Rural America is Becoming Less and Less Relevant
Chairman of the White House rural Council, USDA Secretary Tom Vilsack, gave rural advocates in Washington a long overdue reality check over the weekend in a speech at a forum sponsored by the Farm Journal.
He had harsh words for the rural parts of the country when he said, "it's becoming less and less relevant."
But, he is exactly right that, "It's time for us to have an adult conversation with folks in rural America ..." and that ... "it's time for a different thought process here."
The secretary’s disturbingly honest statements make a big point. They show what is at the heart of this generation's lack of leadership from inside the beltway: its technocratic stop-gaps, poor sense of scale, and inability to even define "rural" have lead rural America away from its affection for community — the family, the neighborhood, the church, the Friday night high school football game, and the civic association, instead favoring the impulse for centralized government which results in a lost sense of place and weak, unhealthy communities where all that flourishes is isolation, alienation, and a lack of interest in civic life or enrichment.
Vilsack's comments echo that of other groups set up by Congress and charged with evaluating the effectiveness of rural programs. In June, congressionally chartered groups MedPAC and the Institute of Medicine issued reports explaining that the differences between health care in rural America and cities are more subtle than in the past.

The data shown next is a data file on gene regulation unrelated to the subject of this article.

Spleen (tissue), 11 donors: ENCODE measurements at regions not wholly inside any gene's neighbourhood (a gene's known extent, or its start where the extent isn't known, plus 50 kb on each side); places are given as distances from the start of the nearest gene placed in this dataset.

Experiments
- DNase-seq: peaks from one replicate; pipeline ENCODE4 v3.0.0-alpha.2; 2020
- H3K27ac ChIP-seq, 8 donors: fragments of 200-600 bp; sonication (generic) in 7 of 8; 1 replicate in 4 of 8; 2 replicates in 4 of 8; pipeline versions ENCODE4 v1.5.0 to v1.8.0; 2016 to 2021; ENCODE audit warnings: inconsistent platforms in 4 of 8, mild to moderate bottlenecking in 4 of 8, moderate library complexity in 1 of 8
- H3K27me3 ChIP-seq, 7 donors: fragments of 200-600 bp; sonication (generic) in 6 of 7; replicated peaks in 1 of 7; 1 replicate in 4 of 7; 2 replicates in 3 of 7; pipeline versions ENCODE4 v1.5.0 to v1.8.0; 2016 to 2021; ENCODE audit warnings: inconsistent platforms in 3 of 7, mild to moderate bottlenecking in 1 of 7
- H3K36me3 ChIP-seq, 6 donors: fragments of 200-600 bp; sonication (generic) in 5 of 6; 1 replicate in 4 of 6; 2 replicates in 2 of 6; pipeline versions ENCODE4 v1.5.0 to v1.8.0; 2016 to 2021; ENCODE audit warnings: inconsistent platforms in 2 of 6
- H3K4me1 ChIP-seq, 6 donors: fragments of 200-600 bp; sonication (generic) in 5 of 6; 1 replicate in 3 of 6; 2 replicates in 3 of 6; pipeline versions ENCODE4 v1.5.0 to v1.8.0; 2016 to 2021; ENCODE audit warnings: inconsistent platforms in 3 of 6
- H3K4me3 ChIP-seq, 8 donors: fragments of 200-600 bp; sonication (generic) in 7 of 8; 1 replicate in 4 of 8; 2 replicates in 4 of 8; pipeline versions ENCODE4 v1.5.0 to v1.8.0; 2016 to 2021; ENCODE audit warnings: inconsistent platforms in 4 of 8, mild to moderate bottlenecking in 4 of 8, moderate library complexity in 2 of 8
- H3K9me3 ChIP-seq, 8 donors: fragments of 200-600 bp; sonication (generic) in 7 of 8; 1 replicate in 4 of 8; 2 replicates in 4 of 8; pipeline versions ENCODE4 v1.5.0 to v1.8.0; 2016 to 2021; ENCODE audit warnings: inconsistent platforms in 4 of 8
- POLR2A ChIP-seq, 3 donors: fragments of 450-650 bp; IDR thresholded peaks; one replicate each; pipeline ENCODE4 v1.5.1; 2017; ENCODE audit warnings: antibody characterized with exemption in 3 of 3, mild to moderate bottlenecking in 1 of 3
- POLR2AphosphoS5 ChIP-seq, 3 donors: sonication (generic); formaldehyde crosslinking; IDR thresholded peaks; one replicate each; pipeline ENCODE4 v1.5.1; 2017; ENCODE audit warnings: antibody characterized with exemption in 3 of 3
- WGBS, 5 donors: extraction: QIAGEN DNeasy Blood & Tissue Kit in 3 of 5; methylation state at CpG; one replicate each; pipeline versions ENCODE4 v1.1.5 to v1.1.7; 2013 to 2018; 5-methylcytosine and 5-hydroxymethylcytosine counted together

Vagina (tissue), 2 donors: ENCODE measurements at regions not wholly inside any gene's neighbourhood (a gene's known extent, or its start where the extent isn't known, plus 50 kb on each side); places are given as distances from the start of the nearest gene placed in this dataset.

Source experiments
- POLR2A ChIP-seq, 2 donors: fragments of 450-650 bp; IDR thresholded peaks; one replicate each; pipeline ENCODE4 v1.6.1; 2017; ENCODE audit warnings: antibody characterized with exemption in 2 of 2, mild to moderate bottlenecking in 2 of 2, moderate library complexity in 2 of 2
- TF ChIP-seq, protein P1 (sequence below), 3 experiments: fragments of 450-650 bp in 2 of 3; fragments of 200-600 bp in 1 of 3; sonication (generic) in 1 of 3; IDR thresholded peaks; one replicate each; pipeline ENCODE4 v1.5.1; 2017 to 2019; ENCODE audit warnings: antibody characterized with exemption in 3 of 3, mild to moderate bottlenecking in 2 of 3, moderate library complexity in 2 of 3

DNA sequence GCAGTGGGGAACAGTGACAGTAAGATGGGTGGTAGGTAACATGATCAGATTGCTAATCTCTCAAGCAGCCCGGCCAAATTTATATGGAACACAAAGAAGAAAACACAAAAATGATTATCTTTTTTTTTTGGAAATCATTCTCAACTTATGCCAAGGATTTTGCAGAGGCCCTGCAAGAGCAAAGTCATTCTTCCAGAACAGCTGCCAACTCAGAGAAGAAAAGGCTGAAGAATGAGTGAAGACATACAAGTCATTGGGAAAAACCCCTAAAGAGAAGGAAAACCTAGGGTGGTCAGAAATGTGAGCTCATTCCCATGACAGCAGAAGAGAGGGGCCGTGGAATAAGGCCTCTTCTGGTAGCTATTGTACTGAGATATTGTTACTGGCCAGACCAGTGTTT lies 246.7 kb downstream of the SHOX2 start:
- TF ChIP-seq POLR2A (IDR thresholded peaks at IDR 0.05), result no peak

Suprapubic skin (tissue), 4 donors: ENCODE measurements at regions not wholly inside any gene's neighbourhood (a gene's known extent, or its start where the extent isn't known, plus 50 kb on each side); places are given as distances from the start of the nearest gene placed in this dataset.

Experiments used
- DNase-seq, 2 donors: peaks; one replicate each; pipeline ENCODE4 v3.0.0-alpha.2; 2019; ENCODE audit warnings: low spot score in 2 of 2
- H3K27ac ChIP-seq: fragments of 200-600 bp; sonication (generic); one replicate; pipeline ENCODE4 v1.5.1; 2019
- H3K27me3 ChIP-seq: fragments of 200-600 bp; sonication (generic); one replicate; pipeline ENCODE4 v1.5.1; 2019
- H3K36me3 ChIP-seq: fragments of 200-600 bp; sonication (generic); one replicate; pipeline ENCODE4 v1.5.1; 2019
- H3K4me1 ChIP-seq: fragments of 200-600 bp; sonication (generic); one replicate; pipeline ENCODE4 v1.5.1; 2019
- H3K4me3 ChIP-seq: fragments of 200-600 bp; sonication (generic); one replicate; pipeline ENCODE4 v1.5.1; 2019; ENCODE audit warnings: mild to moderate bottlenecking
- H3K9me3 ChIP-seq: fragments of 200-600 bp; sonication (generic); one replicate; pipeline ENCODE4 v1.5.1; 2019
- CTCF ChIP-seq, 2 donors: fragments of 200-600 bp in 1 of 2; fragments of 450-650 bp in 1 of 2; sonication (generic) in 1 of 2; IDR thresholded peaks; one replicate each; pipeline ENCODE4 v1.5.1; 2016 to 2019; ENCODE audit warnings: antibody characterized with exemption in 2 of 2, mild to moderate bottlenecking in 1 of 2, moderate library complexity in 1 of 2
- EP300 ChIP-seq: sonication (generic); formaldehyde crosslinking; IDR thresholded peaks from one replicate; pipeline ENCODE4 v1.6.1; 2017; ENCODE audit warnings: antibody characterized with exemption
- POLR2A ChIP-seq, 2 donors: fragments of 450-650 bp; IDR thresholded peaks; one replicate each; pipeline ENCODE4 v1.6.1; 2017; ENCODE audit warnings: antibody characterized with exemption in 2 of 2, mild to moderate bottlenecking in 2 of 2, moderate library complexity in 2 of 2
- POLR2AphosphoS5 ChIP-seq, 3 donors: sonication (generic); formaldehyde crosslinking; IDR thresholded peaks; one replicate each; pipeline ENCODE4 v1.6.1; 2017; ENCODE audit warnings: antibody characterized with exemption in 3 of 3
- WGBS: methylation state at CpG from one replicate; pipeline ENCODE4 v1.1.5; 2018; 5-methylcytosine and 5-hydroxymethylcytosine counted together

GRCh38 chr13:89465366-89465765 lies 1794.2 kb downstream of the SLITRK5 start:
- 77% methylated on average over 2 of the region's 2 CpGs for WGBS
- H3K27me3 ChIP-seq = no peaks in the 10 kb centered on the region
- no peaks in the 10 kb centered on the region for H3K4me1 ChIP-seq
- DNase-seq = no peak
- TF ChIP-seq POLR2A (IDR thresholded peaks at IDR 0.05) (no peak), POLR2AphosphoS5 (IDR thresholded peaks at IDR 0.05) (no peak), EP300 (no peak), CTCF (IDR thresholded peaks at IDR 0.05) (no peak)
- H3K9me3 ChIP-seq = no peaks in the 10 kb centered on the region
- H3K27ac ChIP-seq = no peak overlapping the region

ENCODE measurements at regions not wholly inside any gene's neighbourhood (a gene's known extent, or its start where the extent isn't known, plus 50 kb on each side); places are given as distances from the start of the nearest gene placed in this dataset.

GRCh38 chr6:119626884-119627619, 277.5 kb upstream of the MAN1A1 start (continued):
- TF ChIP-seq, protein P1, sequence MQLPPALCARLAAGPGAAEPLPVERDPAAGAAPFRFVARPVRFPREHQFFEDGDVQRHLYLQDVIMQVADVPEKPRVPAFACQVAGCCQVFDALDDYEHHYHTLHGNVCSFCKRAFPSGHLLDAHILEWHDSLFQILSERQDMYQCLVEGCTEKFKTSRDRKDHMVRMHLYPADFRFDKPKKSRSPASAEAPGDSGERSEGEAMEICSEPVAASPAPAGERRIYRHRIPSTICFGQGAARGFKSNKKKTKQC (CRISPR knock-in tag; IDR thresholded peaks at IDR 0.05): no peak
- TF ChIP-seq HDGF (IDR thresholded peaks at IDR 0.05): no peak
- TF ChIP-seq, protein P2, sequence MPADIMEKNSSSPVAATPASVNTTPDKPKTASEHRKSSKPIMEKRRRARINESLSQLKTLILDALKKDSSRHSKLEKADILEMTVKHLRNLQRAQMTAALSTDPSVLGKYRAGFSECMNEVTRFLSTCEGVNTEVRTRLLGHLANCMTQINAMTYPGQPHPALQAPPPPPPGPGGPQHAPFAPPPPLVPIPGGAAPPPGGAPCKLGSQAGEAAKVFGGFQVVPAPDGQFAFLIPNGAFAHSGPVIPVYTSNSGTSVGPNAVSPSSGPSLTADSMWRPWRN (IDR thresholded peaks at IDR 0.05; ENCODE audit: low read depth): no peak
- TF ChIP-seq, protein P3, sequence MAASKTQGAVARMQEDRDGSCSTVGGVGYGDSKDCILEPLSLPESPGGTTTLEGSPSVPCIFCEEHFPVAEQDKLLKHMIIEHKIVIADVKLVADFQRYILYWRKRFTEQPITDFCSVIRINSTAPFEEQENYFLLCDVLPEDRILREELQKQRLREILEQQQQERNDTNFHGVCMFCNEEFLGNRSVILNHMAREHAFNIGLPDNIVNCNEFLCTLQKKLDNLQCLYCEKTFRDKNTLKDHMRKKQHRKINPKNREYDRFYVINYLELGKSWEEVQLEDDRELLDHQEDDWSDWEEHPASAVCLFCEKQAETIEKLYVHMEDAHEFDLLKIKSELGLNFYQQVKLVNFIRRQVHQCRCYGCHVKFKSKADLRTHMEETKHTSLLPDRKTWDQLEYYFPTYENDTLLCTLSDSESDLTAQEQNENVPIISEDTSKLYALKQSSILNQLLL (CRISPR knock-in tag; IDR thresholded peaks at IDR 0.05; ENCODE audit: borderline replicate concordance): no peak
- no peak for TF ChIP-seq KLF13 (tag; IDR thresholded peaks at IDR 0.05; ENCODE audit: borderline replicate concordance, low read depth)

Rural voter turnout in the 2012 election dropped 18% in 2012, twice that of the nation on the whole. The Agriculture Department says about 50% of rural counties have lost population in the past four years and poverty rates are higher there than in metropolitan areas, despite the prospering agricultural economy. In the exit polling, two-thirds of this year's rural voters said the government is doing too many things better left to businesses and individuals. How do policy makers and DC’s rural advocates (who earn lavish salaries from non-profits, some even propped up by government grants), reconcile that?
Farm bill subsidy programs supply landowners with billions of dollars regardless of whether they grow crops. Hospitals and health care providers are increasingly dependent on Medicare and Medicaid reimbursement, payments which will soon be crowded out by unsustainable entitlement programs that no tax increase could conceivably come close to covering. It is no surprise that after years of this technocracy and federal government power grabs that non-participation and quiescence in a demographically evolving rural America is now the norm; we must not place blame on the people living there.
Vilsack said in his comments "There's a huge communication gap between farmers and the food-eating public.” While that trend is more than obvious, as a rural millennial I would also agree with the secretary’s comments that rural Americans need to continue to embrace diversity because it is an issue important to young people who are leaving rural areas. The worst part of all of it is that young people’s "sense of place," regardless of where they live, is weaker than ever before.